Voices: Should we copy Qatar and ban alcohol at football matches?

Football and alcohol are so interconnected that it is almost impossible to imagine one without the other. If you are in any doubt about the relationship, the millions of pounds that companies like Budweiser are willing to part with to simply sponsor events such as the World Cup should make it clear. They wouldn’t invest these vast sums unless they were able to sell more of their product.

Despite all the reassurances prior to the football tournament that alcohol would be available during games, the Qatar World Cup organisers have decided otherwise and reneged on the agreement. This will be unfamiliar territory for alcohol companies that usually get their own way, particularly when it comes to football.

For many fans, this ban on alcohol won’t matter. They can still drink before and after matches as their hotels will supply them with alcohol. So, at most, it will be a minor irritant as they go without a pint as they watch their national team.

No doubt Qatar’s ruling family think they are merely upholding their religious and cultural beliefs in relation to alcohol. Given the dark history of football hooliganism in the UK, in which alcohol played a part in fuelling violence on and off the terraces, it is difficult to mount a convincing defence. Although we’re nowhere near the levels and frequency of violence witnessed at matches in the 1970s and 1980s, we are still not entirely rid of the scenes witnessed at the height of alcohol-fuelled brawling.

While we don’t want to live in a society like Qatar, which has little regard for human life, their decision to ban alcohol at football matches prompts us to think about why it is so embedded in our national game. If you are able to suspend everything we have been conditioned to think about alcohol, which isn’t easy given its place in our lives from birth to death and all that goes between, then it really doesn’t make sense for these two to be such close bedfellows.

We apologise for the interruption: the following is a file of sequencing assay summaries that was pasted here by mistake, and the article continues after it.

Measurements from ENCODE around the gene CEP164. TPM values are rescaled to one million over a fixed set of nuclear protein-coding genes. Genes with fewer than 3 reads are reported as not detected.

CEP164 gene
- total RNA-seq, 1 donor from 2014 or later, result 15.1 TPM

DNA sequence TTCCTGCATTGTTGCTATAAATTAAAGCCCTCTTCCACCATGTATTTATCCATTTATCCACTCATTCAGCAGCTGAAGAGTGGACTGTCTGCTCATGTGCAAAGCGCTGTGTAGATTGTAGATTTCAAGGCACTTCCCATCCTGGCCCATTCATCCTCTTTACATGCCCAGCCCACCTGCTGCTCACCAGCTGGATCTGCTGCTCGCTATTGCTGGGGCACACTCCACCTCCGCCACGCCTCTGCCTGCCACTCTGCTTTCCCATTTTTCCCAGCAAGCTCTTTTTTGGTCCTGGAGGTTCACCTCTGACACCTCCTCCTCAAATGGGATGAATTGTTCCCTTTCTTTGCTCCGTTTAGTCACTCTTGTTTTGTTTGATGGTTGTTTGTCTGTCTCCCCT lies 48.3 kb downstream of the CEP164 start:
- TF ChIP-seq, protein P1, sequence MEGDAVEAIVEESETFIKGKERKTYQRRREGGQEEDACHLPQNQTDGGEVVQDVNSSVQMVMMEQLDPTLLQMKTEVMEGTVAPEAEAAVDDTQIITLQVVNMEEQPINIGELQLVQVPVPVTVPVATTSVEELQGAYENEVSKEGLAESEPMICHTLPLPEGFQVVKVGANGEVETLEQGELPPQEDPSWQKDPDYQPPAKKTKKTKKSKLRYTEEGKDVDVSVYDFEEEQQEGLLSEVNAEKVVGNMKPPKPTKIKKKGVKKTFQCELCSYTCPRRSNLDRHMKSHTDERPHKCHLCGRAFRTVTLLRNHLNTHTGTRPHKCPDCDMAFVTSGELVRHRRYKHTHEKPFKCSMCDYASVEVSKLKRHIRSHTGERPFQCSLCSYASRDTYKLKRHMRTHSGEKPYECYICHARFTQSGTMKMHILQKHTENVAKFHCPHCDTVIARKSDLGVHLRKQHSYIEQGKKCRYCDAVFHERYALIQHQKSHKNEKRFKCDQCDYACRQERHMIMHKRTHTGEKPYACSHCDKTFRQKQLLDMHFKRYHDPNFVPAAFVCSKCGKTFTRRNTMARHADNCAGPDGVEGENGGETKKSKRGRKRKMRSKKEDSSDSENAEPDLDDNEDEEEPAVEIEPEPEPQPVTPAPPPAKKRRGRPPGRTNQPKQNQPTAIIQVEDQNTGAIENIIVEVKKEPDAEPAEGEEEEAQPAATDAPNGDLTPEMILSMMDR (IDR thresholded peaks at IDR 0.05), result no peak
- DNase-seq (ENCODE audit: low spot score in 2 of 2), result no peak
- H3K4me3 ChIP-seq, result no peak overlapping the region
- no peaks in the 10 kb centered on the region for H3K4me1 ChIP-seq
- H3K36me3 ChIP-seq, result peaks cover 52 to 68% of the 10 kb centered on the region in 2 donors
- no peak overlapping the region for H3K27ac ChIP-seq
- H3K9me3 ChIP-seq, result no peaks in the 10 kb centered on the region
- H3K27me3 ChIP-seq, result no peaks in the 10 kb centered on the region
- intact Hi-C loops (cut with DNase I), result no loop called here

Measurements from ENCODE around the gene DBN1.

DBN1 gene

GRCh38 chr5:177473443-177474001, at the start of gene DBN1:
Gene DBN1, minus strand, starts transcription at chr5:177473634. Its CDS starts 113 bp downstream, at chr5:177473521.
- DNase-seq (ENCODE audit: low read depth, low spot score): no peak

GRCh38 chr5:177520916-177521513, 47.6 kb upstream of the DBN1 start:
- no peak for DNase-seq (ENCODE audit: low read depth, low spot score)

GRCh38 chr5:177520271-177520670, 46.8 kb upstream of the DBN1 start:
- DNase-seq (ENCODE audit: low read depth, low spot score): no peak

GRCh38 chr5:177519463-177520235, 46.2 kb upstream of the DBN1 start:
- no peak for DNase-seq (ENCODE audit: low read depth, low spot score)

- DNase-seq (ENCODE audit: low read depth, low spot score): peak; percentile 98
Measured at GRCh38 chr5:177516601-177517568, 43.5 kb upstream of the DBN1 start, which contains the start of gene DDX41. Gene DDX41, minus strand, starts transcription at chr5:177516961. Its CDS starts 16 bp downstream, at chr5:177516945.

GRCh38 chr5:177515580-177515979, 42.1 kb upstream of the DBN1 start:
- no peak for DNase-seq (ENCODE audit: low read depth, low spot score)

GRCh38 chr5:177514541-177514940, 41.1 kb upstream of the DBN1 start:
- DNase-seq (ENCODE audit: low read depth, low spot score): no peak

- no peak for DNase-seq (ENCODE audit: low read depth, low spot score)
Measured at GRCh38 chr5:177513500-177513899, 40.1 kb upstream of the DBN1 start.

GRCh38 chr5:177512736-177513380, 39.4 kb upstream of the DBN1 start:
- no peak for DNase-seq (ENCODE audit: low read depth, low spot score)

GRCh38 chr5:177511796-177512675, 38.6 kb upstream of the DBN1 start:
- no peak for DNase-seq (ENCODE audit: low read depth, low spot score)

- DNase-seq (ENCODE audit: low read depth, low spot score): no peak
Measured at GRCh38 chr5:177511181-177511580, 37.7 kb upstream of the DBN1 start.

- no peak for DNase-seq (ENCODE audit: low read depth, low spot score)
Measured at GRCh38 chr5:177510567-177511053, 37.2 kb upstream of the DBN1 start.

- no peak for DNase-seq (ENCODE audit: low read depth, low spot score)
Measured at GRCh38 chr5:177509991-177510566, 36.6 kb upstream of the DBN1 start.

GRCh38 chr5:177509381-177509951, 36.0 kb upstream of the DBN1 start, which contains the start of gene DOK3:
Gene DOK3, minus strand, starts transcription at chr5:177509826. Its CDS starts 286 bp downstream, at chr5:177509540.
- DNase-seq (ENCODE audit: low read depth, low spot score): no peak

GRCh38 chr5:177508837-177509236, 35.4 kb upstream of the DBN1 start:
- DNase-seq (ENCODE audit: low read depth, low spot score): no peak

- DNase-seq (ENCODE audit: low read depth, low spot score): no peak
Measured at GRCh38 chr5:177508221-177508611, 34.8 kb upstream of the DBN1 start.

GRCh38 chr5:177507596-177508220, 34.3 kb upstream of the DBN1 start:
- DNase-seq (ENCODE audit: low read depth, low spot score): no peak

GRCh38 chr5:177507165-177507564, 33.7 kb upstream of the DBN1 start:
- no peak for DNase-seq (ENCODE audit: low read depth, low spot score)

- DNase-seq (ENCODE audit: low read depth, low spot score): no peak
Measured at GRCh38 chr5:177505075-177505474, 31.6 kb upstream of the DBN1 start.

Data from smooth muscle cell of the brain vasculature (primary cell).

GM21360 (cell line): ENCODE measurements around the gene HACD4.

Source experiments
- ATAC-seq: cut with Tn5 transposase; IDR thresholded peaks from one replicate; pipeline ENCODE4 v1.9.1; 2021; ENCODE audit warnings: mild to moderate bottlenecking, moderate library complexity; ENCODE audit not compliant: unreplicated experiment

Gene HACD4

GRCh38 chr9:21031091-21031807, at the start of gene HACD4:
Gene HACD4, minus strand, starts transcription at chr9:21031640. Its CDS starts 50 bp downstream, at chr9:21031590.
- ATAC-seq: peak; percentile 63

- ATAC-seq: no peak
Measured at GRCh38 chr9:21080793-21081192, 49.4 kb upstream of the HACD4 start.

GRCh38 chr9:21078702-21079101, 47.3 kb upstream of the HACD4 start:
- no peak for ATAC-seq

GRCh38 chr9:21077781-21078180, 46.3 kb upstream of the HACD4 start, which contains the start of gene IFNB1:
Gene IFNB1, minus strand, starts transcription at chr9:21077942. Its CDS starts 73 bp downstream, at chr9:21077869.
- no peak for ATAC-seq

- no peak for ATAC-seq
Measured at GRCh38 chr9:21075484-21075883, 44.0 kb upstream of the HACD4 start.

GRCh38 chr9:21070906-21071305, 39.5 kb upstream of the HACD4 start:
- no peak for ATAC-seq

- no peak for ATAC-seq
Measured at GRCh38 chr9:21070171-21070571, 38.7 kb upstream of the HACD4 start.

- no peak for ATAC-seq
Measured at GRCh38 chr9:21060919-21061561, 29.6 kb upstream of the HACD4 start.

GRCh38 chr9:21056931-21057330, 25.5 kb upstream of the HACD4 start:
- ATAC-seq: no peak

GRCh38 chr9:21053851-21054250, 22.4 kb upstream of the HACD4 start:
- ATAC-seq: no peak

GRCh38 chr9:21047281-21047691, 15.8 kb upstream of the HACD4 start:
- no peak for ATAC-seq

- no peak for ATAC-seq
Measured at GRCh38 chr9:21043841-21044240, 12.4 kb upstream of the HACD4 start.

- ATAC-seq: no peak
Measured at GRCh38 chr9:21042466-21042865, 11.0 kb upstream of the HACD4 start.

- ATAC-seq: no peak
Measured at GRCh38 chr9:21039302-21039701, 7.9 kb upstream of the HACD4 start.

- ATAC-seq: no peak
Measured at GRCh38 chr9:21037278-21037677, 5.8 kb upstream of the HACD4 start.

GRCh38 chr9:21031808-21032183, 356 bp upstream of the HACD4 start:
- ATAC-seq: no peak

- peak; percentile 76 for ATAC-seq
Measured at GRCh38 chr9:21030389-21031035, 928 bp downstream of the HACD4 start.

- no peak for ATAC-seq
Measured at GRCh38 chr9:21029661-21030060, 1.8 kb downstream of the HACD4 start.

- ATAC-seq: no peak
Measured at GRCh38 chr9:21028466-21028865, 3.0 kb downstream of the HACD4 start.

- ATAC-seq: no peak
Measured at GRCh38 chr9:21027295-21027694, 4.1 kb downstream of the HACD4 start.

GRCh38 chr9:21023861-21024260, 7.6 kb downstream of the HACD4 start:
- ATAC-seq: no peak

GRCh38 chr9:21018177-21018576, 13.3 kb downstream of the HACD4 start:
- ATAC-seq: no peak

After all, alcohol does nothing to enhance sporting ability. In fact, it is effective at reversing all that is needed to perform optimally, both physically and psychologically. Alcohol is a sedative, and disinhibits and impairs judgement – which is not exactly what elite athletes aim for.

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In that sense, it is a testament to how successful the alcohol industry has been in curating the image of its product, that we don’t see how truly bizarre the association between football and alcohol is. Make no mistake, the alcohol business has worked hard for decades to achieve this, and one of the most successful efforts is through sponsoring events like the football World Cup. If they could, they would have their brands emblazoned on players’ shirts.

In the UK, the industry has fought tooth and nail to be able to self-regulate, even though there have been multiple breaches of guidance in relation to alcohol promotion in sport, including football. In some ways, you have to admire their lobbying ability as they win more than they lose when there is any political attempt to push back on their behaviour.

There are many aspects of the regime in Qatar that are abhorrent, such as their treatment of migrant workers and LGBT+ people, but that doesn’t mean everything they believe and do is wrong. Like the royal family in Qatar, our politicians should show some leadership and courage by standing up to the powerful alcohol lobby and ending the close ties between alcohol and football. No one would suffer, and the game would be far better for it.

Ian Hamilton is a senior lecturer in addiction and mental health at the University of York